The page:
Body Or Bike Hauler? 1969 Chevrolet Suburban

Sometimes the setting in a used vehicle listing catches a person’s eye almost as much as the vehicle itself does, this is one of those times for me. This former Washington state fire department ambulance is a 1969 Chevrolet Suburban C10. It’s now located in equally beautiful Eureka, Montana and is listed on Hemmings. The seller wants $5,000 for it and that’s a firm price. This one will most likely never take humans to hospitals anymore but I can think of a use or two for it.

This is a pretty slick looking rig. According to the seller, it was bought “new and put into service by the Skykomish Washington fire department. Then it went to Rosalia Washington.” They say that the 55,000 miles are original as far as they can tell from its history. “When it was retired from the fire department, it was parked and garaged mostly.”

The “body has minor rust in the rockers. The floors are nicer than most 1967-1972 gm trucks. They are solid and usable. I’ll double check but I don’t believe they have any rust, except maybe a little where they meet the inner rocker.”  The black paint on the bottom is always a nice move to make ongoing rust repairs over the years blend in. Chevy’s C10 Suburban is a half-ton rear-wheel drive, so no 4WD on this rig. That will hold the price down a bit.

As will the fact that the front “heater switch needs repaired. Heater core is bypassed so it most likely leaked.” Heater core issues; not fun. This vehicle needs heat in the cab so figure in the cost of troubleshooting that heater core. The rear heater fan works, which is nice, but without a heater core, your patients are going to get cold. You can see that everything will need work on this rig inside and out, but it would sure be an interesting vehicle for car shows.

I would use this Suburban for a motorcycle/minibike/scooter hauler, but that’s just me. With that raised roof it would be great for that. There must be ambulance collectors out there who would like something like this.

There is no mention of the engine size but the seller says that it “runs fine. Doesn’t smoke. Rebuilt heads, aluminum intake, headers, RV cam. The transmission is a Powerglide. It works fine but leaks a little when sitting. Brakes work fine.” It “runs cool. No overheating or head gasket issues. Clean oil. Power steering and brakes. No a/c.” Is there a use for this cool looking Suburban ambulance other than being an ambulance? What would you use it for?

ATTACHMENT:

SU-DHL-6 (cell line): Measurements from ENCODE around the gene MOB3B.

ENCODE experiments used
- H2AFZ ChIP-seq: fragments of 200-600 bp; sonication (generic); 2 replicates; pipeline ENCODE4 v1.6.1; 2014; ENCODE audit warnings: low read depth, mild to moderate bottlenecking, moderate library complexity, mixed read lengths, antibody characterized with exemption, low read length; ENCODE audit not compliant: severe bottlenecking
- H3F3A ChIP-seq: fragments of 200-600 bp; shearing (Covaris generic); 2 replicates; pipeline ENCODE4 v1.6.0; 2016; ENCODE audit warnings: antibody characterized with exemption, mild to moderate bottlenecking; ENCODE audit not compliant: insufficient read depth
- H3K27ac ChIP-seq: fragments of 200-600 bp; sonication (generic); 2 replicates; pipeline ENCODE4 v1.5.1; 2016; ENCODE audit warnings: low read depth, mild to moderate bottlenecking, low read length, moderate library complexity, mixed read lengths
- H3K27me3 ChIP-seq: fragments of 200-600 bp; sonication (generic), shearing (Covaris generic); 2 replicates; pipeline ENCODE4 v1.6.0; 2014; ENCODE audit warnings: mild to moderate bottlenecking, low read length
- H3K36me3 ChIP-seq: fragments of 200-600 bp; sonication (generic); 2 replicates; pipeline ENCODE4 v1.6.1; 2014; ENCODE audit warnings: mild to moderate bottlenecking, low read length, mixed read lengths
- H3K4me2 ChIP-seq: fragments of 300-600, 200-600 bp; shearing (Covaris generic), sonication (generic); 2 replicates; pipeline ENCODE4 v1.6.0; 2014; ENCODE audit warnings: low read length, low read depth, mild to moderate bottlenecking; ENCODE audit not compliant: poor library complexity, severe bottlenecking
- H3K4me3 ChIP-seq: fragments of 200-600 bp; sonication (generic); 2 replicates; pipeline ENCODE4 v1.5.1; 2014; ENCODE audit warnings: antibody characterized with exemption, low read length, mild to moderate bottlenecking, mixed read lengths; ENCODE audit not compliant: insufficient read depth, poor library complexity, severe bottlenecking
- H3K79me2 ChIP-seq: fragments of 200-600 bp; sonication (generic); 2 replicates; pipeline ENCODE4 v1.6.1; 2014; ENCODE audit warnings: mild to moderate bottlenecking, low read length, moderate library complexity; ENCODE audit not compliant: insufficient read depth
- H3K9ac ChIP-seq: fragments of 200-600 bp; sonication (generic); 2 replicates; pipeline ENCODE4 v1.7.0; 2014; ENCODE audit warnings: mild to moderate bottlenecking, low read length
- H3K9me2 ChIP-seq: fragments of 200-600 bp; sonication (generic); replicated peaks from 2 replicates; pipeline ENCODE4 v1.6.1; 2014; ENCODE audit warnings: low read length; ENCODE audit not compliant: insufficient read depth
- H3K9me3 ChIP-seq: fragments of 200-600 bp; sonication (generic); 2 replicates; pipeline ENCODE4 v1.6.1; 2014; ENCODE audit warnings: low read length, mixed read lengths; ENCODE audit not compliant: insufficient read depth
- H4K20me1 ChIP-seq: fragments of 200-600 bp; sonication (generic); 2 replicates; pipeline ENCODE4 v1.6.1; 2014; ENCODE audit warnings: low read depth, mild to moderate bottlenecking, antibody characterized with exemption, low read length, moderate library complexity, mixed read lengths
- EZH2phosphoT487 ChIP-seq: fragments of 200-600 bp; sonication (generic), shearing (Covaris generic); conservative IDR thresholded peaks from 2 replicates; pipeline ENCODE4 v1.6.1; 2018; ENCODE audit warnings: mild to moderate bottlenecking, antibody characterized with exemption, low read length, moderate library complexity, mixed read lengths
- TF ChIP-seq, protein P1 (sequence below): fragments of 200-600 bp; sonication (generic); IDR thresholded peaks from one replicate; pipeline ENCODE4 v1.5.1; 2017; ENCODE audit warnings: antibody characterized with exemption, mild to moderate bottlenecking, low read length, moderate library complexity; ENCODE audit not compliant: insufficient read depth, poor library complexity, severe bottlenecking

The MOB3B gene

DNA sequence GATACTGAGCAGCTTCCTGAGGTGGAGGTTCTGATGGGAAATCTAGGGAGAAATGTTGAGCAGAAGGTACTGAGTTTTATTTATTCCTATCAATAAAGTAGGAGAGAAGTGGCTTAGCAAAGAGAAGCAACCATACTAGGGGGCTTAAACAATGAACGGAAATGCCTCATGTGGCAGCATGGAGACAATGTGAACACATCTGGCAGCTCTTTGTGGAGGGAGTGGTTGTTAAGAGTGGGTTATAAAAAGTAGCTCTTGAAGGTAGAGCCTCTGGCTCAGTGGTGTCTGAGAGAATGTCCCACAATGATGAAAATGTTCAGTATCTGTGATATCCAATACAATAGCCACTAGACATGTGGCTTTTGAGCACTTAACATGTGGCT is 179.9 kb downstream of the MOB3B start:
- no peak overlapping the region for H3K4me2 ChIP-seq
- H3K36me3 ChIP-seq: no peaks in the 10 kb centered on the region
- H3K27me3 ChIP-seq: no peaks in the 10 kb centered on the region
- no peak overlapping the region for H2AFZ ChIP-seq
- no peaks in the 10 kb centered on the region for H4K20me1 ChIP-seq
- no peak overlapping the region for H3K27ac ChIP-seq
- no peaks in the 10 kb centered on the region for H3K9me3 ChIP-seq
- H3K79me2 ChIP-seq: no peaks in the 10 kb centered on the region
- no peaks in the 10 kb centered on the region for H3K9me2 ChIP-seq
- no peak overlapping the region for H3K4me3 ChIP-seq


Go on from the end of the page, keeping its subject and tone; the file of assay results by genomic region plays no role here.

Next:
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Comments

  1. Beatnik Bedouin

    Well, like Clementine, the ad seems to have gone forever…

  2. Sir_Burban Member

    Well darn it, needed this rig as a parts truck for my 1972 K20 Ambulance.

  3. geomechs geomechs Member

    I like this one. If it came my way, I’d de-ambulance it and just run it as a Surburban and have fun with it that way. I always liked this vintage and it would run forever. Heater cores aren’t very nice to replace in these but it can be done. I might add that they’re a lot easier when you don’t have to worry about A-C.

  4. Tyler

    I’ve replaced a bunch of heater cores on these trucks. The easiest way is to go ahead & pull the inner fender. With that out of the way, all the nuts & bolts are easily accessible. The biggest worry is the j-nuts on the fenders breaking from rust, & the bolt just spinning. Then you have to grind off the bolt head. That’s still easier than trying to replace the heater core with the inner fender in place. In this case, it would be a great time to install a Vintage Air kit.

    The bigger pain is going to be dropping the fuel tank to replace the sending unit. By where the gas gauge is showing, it’s gonna need it.

    Municipal vehicles like this tend to be well maintained. This one looks to be pretty nice. I think someone got a good deal on this Burb.

  5. Miguel

    It looks like the heater core is hooked up, at least the hose is.

    The idea of a motorcycle hauler, I don’t know.